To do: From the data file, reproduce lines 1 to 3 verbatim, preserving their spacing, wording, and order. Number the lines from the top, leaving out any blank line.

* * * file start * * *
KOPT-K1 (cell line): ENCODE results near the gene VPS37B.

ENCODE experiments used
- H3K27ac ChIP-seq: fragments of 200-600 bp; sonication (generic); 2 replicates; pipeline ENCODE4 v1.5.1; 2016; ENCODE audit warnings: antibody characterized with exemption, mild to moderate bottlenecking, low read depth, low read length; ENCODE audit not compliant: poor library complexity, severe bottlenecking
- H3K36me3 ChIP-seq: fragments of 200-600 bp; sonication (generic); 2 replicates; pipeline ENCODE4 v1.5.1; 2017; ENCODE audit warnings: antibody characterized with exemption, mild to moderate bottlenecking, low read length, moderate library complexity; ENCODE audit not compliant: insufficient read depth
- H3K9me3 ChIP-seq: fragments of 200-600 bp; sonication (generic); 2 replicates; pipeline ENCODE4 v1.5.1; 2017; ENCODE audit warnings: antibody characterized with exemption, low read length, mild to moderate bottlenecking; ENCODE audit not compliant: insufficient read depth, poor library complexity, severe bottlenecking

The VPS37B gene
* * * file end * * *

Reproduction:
KOPT-K1 (cell line): ENCODE results near the gene VPS37B.

ENCODE experiments used
- H3K27ac ChIP-seq: fragments of 200-600 bp; sonication (generic); 2 replicates; pipeline ENCODE4 v1.5.1; 2016; ENCODE audit warnings: antibody characterized with exemption, mild to moderate bottlenecking, low read depth, low read length; ENCODE audit not compliant: poor library complexity, severe bottlenecking